spending the week with her in the arctic interior. I looked forward to
the experience but she would not make it easy for me. What I thought
would be a short warming up period would quickly turn into a moment of
unwelcome hostility on her part.

(to be continued) copyright Tamara Ann Burgh, all rights reserved

belinda

Belinda telling one of her many authentic Eskimo stories to a classroom of children.

Great Aunt Maggie and Dad

My father with his mother, also named Maggie, wearing a fancy parky made with squirrel skins, wolf ruff, weasel tails and calf skin for decorative inserts.

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To start reading from the beginning, go to May 11, 2008.

A phone was fastened to a post near the aviation
gas pump. There must be a “call me anytime” understanding between bush
pilots, for the 6:00 am time did not give Donny a moment of hesitation
to call the number posted. Someone like Donny–half Eskimo, from an
Alaskan village, charismatic bush pilot–gives one the confidence to
manage the world and people. He was guaranteed an interested audience of
one or many. His unique race, background and occupation gave him a
ready interest and fascination from most people.

By the time we gathered some of our things, a man was there to meet us.
After gassing up the plane he invited us to his home where his wife cooked us a well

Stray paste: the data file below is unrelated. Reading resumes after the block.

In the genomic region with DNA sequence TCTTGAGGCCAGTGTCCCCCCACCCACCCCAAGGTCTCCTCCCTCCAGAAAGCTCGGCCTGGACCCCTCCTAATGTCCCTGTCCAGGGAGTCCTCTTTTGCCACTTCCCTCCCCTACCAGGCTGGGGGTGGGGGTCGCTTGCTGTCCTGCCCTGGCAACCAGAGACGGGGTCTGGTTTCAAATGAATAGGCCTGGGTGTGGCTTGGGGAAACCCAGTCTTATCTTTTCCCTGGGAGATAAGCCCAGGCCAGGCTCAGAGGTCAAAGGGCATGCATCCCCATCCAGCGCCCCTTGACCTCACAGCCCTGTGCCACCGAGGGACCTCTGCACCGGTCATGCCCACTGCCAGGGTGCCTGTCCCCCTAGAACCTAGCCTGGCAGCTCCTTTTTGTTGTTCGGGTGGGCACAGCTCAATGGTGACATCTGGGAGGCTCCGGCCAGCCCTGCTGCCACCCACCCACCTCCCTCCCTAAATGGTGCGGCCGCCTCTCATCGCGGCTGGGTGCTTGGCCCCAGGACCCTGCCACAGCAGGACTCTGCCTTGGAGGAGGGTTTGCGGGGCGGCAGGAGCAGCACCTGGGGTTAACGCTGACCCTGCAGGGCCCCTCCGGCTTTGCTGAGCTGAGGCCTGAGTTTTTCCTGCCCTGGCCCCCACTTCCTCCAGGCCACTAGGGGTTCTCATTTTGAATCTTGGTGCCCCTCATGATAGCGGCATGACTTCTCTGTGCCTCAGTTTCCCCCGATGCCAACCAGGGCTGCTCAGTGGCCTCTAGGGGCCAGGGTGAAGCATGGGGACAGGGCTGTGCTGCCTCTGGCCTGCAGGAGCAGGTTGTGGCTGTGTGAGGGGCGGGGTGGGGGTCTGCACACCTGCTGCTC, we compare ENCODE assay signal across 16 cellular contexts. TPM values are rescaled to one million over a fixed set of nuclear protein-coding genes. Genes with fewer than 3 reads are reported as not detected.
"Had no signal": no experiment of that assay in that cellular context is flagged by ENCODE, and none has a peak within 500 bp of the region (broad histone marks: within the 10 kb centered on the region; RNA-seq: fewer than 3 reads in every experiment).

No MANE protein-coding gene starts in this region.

received breakfast. In exchange they received a bush pilot’s story or
two from Donny. Our hosts soon had to leave for town for work but
invited us to stay on sofas in the den where we could catch a couple
hours of sleep. Our rescuer shook Donny’s hand as if Donny had done the
man the favor for running out of gas at his pump, rather than he and his
wife being inconvenienced so early that morning. His wife gave us a
couple of pillows and they both ran out the door for work leaving their
home in our care. We weren’t in Chicago anymore.

When the wife handed me a pillow, my first concern was the possibility of infecting
the pillow case with the highly contagious impetigo. I imagined her
cursing my visit some days later when small blisters appeared on her own
face. I slathered my cheek with medicine, laid a couple of layers of
paper towel across the surface, placed my head softly on the paper towel
and went right to sleep in somewhere North Dakota.

(to be continued) copyright Tamara Ann Burgh, all rights reserved

The Al Can From air

Some of the beautiful terrain to come.


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To start reading from the beginning, go to May 11, 2008.